Authorities.—For bibliography see Le Livre d’or de Jeanne d’Arc (1894), and A. Molinier, Sources de l’histoire de France (1904). Until the 19th century the history of Joan of Arc was almost entirely neglected; Voltaire’s scurrilous satire La Pucelle, while indicative of the attitude of his time, may be compared with the very fair praises in the Encyclopédie. The first attempt at a study of the sources was that of L’Averdy in 1790, published in the third volume of Mémoires of the Academy of Inscriptions, which served as the base for all lives until J. Quicherat’s great work, Le Procès de Jeanne d’Arc (1841–1849), a collection of the texts so full and so vivid that they reveal the character and life of the heroine with great distinctness. Michelet’s sketch of her work in his Histoire de France, one of the best sections of the history, is hardly more vivid than these sources, upon which all the later biographies (notably that of H. A. Wallon, 1860) are based. See also A. Marty, L’Histoire de Jeanne d’Arc d’après des documents originaux, with introduction by M. Sepet (1907); P. H. Dunand, Jeanne d’Arc et l’église (1908); and especially Andrew Lang, The Maid of France (1908). The Vie de Jeanne d’Arc, by Anatole France (2 vols., 1908), is brilliant and erudite, but in some respects open to charges of inaccuracy and prejudice in its handling of the sources (see the criticism by Andrew Lang in The Times, Lit. Suppl., May 28, 1908). The attempt to establish the reality of the “revelations” and consequently to obtain the canonization of Joan of Arc led the Catholic party in France to publish lives (such as Sepet’s, 1869) in support of their claims. Excellent works worth special mention are: Siméon Luce, Jeanne d’Arc à Domremy; L. Jarry, L’Armée anglaise au siège d’Orleans (1892); J. J. Bourassé, Miracles de Madame Sainte Kathérine de Fierbois (1858, trans. by A. Lang); Boucher de Molandon and A. de Beaucorps, L’Armée anglaise vaincue par Jeanne d’Arc (1892); R. P. Agroles, S.J., La Vraie Jeanne d’Arc. For the “false Pucelle” see A. Lang’s article in his Valet’s Tragedy (1903). Of the numerous dramas and poems of which Joan of Arc has been the subject, mention can only be made of Die Jungfrau von Orleans of Schiller, and of the Joan of Arc of Southey. A drama in verse by Jules Barbier was set to music by C. Gounod (1873).  (J. T. S.*; H. Ch.)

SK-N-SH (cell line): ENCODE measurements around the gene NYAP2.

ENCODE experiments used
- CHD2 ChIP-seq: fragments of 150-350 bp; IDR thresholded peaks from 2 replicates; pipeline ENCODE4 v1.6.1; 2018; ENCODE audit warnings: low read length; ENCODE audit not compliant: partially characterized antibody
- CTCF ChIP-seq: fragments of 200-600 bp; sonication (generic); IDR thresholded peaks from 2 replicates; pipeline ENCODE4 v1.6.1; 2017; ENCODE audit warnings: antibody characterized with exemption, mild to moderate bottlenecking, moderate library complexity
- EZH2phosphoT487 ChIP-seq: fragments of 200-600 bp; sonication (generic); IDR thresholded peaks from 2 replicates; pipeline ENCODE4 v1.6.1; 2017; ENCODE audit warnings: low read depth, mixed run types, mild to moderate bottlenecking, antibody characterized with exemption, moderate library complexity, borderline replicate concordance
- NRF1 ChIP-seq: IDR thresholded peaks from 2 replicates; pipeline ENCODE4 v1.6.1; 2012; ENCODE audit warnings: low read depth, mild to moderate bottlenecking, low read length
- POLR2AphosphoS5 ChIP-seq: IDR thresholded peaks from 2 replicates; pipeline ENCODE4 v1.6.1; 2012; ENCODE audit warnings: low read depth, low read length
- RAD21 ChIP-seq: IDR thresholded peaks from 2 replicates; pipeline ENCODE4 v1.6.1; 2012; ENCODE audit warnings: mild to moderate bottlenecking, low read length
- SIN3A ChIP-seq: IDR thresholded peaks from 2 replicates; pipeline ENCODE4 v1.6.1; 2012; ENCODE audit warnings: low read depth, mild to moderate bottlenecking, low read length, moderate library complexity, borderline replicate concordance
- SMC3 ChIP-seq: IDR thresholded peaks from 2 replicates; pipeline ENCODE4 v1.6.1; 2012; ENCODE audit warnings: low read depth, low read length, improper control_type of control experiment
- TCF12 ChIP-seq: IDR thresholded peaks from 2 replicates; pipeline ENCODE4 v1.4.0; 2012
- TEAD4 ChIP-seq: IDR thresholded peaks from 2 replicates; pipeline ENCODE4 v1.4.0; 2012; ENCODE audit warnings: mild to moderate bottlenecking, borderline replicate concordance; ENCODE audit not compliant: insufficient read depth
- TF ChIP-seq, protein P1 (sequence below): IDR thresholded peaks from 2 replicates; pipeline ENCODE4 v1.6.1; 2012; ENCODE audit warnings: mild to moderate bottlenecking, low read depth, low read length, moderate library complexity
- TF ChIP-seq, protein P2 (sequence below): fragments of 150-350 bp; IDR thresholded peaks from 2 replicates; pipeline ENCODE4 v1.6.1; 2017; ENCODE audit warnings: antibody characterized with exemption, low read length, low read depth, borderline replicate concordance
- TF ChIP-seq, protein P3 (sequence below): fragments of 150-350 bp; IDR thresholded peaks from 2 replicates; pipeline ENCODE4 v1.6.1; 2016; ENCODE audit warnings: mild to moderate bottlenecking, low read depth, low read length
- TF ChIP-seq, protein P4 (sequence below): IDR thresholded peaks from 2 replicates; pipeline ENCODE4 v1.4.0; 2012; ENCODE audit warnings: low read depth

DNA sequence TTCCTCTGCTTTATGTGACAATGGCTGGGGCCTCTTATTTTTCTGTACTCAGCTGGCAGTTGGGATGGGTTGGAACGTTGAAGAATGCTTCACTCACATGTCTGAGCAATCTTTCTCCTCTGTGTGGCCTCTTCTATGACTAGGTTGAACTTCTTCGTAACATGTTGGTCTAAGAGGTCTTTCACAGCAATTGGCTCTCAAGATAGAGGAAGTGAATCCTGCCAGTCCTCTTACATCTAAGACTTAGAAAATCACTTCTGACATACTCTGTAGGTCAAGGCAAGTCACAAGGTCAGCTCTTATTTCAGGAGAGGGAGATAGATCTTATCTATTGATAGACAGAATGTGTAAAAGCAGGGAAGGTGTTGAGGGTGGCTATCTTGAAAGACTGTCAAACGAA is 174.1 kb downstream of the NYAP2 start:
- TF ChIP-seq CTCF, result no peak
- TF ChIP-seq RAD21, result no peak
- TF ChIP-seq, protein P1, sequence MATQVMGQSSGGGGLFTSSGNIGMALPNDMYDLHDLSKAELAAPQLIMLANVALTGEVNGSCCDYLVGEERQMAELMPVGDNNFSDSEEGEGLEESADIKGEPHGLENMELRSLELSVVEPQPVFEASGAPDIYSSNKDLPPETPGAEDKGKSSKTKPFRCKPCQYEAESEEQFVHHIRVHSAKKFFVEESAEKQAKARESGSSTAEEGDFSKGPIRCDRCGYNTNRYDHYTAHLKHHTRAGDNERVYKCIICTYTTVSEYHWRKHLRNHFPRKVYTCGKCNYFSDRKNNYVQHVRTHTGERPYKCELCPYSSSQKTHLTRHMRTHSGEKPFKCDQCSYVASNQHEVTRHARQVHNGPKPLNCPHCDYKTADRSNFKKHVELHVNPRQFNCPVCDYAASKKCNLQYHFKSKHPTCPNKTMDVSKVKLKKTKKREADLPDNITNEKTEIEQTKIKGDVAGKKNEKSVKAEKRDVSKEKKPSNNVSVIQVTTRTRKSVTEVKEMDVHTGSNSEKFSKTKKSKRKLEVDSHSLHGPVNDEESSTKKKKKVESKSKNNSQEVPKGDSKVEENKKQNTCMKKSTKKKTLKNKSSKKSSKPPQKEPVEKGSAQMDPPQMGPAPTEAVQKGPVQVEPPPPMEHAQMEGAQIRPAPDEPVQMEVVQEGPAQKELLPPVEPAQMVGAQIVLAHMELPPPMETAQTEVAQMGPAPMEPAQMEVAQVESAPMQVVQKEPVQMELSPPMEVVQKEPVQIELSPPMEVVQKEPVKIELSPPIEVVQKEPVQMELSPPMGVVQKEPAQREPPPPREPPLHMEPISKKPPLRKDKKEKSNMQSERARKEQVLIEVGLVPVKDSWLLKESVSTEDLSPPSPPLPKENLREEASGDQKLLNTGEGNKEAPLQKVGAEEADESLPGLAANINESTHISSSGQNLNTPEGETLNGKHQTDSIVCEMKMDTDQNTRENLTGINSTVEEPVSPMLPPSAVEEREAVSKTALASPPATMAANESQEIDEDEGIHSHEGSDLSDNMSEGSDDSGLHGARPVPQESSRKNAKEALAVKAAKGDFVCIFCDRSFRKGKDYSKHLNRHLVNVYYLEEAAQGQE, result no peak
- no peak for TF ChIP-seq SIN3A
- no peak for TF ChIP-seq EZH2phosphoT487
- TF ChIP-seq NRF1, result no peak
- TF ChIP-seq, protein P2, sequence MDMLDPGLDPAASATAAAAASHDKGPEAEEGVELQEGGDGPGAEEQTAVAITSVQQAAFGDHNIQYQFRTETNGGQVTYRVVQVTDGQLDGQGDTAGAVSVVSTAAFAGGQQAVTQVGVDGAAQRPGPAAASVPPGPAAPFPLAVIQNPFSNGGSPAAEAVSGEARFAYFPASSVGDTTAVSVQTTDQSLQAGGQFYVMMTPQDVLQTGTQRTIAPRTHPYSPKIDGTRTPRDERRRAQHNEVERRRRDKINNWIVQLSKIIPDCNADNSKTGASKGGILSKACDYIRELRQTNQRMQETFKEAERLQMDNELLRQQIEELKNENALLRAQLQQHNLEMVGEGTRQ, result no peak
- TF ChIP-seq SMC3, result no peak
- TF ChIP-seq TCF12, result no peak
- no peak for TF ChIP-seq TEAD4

1. In the act of ennoblement the name is spelt Day, due probably to the peculiar pronunciation. It has been disputed whether the name was written originally d’Arc or Darc. It is beyond doubt that the father of Joan was not of noble origin, but Bouteiller suggests that at that period the apostrophe did not indicate nobility. Her mother, it may be noted, is called “de Vouthon.”
  2. The Porte St Honoré where Joan was wounded stood where the Comédie Française now stands.